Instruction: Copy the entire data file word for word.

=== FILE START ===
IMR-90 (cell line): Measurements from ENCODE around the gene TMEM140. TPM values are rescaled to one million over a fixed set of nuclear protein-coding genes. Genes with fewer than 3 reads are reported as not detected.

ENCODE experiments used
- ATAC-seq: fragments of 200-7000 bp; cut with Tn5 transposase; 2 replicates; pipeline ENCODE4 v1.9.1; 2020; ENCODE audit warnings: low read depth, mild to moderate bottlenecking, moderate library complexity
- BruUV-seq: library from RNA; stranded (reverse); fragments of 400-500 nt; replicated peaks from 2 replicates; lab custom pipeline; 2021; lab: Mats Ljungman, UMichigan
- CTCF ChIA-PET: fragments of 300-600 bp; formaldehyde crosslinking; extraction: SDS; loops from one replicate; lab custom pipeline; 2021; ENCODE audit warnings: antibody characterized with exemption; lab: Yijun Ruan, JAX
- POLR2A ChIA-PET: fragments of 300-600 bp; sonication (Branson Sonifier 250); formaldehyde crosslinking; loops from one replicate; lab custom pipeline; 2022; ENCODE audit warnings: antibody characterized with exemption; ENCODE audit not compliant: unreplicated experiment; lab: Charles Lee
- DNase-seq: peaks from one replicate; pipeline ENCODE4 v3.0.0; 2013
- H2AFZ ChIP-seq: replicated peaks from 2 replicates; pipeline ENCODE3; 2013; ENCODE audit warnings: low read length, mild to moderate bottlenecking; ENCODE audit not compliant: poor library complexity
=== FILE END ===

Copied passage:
IMR-90 (cell line): Measurements from ENCODE around the gene TMEM140. TPM values are rescaled to one million over a fixed set of nuclear protein-coding genes. Genes with fewer than 3 reads are reported as not detected.

ENCODE experiments used
- ATAC-seq: fragments of 200-7000 bp; cut with Tn5 transposase; 2 replicates; pipeline ENCODE4 v1.9.1; 2020; ENCODE audit warnings: low read depth, mild to moderate bottlenecking, moderate library complexity
- BruUV-seq: library from RNA; stranded (reverse); fragments of 400-500 nt; replicated peaks from 2 replicates; lab custom pipeline; 2021; lab: Mats Ljungman, UMichigan
- CTCF ChIA-PET: fragments of 300-600 bp; formaldehyde crosslinking; extraction: SDS; loops from one replicate; lab custom pipeline; 2021; ENCODE audit warnings: antibody characterized with exemption; lab: Yijun Ruan, JAX
- POLR2A ChIA-PET: fragments of 300-600 bp; sonication (Branson Sonifier 250); formaldehyde crosslinking; loops from one replicate; lab custom pipeline; 2022; ENCODE audit warnings: antibody characterized with exemption; ENCODE audit not compliant: unreplicated experiment; lab: Charles Lee
- DNase-seq: peaks from one replicate; pipeline ENCODE4 v3.0.0; 2013
- H2AFZ ChIP-seq: replicated peaks from 2 replicates; pipeline ENCODE3; 2013; ENCODE audit warnings: low read length, mild to moderate bottlenecking; ENCODE audit not compliant: poor library complexity